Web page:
National Press Club

Political Reporters Defend Election Coverage from Charges of Bias

November 14, 2008 | By Gil Klein

CLEVELAND – Barack Obama may have gotten more favorable media coverage during the presidential campaign, but it was not because news reporters are biased, leading Cleveland political reporters told an NPC forum Wednesday.

Tom Beres, senior political reporter for WKYC-TV3, said Obama ran such a different and such an effective campaign that describing it objectively made it sound like the reporter was biased toward the Democratic candidate.

“It was hard to do a story that someone watching it wouldn’t say that the reporter must be leaning pretty heavily toward Obama,” Beres said. “Very often, with the Republican Party and the McCain campaign, you got lost in a quagmire of conflicting or non-answers. Some of what may have come across as bias was ineptitude or lack of organization of the (McCain) campaign.”

Beres was speaking at one of the Club’s forums on “The First Amendment, Freedom of the Press and the Future of Journalism” the Club is holding around the country to mark its 100th anniversary.

In Cleveland, the forum was sponsored by the city’s Society of Professional Journalists. Coming just days after the presidential campaign, this forum focused on how the news media fared in covering politics in one of the most important swing states.

Richard Perloff, director of the School of Communication at Cleveland State University, noted a study done by Pew’s Project for Excellence in Journalism that said 36 percent of the stories about Obama were clearly positive while 14 percent of the stories about John McCain were.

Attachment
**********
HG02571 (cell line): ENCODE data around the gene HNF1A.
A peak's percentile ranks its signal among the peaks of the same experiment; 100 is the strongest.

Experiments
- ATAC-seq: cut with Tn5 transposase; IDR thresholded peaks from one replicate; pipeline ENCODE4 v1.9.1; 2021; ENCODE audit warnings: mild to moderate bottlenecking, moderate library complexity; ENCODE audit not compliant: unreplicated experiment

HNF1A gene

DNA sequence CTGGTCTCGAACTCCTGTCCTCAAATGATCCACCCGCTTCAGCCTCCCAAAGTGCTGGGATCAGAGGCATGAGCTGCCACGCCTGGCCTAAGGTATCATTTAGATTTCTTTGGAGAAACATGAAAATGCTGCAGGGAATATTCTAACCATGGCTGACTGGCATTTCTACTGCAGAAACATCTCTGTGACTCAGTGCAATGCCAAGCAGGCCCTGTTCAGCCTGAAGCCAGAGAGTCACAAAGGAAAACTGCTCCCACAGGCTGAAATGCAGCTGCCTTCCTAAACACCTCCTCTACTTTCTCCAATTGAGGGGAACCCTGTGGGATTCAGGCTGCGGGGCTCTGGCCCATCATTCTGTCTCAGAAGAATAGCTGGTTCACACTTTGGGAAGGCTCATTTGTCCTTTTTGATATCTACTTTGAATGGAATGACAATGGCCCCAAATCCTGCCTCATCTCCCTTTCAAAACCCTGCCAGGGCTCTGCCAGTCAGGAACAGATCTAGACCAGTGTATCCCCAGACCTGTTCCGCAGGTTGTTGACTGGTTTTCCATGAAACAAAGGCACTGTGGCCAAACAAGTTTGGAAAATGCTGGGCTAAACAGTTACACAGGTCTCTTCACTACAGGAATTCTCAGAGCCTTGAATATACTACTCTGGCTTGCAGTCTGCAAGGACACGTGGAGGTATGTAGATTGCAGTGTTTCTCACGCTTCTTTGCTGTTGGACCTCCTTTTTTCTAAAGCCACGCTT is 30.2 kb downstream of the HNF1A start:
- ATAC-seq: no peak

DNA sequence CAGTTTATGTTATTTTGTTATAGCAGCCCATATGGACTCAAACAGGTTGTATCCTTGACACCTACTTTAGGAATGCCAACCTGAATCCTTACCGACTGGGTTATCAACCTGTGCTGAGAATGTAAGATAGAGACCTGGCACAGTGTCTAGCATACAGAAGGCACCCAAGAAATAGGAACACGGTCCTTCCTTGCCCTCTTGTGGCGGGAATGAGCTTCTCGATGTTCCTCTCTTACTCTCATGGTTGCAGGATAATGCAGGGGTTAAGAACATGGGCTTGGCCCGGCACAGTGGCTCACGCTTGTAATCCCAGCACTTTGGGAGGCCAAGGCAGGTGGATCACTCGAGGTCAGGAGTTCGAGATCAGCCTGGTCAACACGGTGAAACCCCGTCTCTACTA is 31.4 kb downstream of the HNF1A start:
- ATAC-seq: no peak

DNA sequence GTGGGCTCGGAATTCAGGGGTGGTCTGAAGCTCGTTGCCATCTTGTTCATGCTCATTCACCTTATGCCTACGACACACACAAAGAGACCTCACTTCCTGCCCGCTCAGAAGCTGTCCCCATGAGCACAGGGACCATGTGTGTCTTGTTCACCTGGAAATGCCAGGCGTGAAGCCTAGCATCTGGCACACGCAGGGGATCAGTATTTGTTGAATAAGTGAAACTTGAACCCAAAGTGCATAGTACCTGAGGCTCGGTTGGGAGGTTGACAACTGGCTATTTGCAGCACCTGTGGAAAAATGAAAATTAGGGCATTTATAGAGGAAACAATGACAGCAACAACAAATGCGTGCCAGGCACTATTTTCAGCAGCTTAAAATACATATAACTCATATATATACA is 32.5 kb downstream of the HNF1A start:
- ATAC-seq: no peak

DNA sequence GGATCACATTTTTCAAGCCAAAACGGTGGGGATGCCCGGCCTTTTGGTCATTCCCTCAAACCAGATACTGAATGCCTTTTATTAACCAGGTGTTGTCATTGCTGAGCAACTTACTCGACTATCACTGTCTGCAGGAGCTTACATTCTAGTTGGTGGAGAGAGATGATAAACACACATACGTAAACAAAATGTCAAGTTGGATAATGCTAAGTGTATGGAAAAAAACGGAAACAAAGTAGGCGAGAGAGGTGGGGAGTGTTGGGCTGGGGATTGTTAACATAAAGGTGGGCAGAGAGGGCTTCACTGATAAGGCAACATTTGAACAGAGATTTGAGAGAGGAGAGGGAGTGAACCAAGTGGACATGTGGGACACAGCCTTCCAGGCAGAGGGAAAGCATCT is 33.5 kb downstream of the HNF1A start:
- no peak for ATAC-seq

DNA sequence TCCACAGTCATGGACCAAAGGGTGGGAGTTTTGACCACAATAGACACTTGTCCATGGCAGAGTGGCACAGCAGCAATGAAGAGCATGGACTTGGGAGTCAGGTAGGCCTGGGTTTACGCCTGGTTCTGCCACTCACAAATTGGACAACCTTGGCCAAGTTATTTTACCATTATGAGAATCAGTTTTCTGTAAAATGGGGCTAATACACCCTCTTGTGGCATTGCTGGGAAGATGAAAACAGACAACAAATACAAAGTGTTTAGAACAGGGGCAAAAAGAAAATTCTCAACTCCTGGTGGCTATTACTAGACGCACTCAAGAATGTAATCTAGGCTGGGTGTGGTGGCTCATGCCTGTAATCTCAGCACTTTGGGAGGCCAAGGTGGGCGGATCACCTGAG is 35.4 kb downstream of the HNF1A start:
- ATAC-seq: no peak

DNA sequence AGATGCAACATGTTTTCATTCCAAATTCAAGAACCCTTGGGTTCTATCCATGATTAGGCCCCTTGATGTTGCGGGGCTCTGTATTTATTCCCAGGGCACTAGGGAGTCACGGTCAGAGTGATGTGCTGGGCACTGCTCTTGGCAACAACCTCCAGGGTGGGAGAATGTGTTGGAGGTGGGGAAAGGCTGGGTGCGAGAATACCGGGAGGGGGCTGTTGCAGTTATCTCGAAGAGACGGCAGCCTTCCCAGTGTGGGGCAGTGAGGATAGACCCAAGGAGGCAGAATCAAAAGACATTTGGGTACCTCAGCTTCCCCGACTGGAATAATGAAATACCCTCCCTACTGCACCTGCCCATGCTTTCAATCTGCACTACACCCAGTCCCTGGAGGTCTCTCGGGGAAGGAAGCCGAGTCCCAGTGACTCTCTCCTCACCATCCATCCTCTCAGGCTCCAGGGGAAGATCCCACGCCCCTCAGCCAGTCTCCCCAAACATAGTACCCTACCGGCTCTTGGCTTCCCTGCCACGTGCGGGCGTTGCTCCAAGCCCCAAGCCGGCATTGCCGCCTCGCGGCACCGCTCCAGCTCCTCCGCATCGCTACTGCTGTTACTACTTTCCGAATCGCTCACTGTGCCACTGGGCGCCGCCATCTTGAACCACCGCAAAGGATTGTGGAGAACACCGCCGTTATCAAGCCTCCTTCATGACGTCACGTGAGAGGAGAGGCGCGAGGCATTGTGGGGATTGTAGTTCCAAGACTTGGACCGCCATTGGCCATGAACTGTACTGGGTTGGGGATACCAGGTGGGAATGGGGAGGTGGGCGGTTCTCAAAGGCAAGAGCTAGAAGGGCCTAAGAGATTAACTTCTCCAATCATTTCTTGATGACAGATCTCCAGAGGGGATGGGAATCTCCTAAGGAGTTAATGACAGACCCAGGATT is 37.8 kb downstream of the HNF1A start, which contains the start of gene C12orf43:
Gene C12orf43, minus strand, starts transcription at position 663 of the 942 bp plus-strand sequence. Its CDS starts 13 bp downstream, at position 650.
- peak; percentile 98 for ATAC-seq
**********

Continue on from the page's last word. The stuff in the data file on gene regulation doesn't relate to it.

Ben Keeler, a conservative Ohio political blogger, said that was proof enough that the news media was biased toward the Democrat.

“If you do the math, that’s 250 percent more positive coverage toward Obama than it was for McCain from the end of the conventions to the final debate,” Keller said. “That strikes me as the definition of bias.”

Mark Naymik, a political columnist for the Cleveland Plain Dealer, said Obama got more coverage because he was something new. By the same token, he said, Sarah Palin, the Republican vice presidential candidate, got much more coverage right after the conventions than Democratic VP pick Joe Biden because she was something new.

But reporters cannot ignore the facts, even if it looks like they are skewing the stories toward one candidate or another, he said. In a story the Plain Dealer did comparing the work of the Democrats in organizing the election in Ohio compared to Republicans, he said, the evidence was so overwhelmingly in favor of the Democrats that the paper feared it would look like biased reporting.

“Are we supposed to make up this fake fairness?” Naymik asked. “That itself creates a bias because the reality was McCain didn’t have something equal to Obama.”

Perloff said horserace reporting in a political campaign often comes out looking like bias. The same was true in 1980 when liberals complained that the press gave an advantage to Republican Ronald Reagan over President Carter, he said.

“The press covers the winner,” he said. “And then the press covers the reaction to the winner, then the press covers the reaction to the reaction. Unfortunately, what happens is when you are ahead, it really starts to redound in your favor.”

The next forums will be Nov. 17 in Minneapolis, Minn., and Nov. 18 in San Diego, Calif.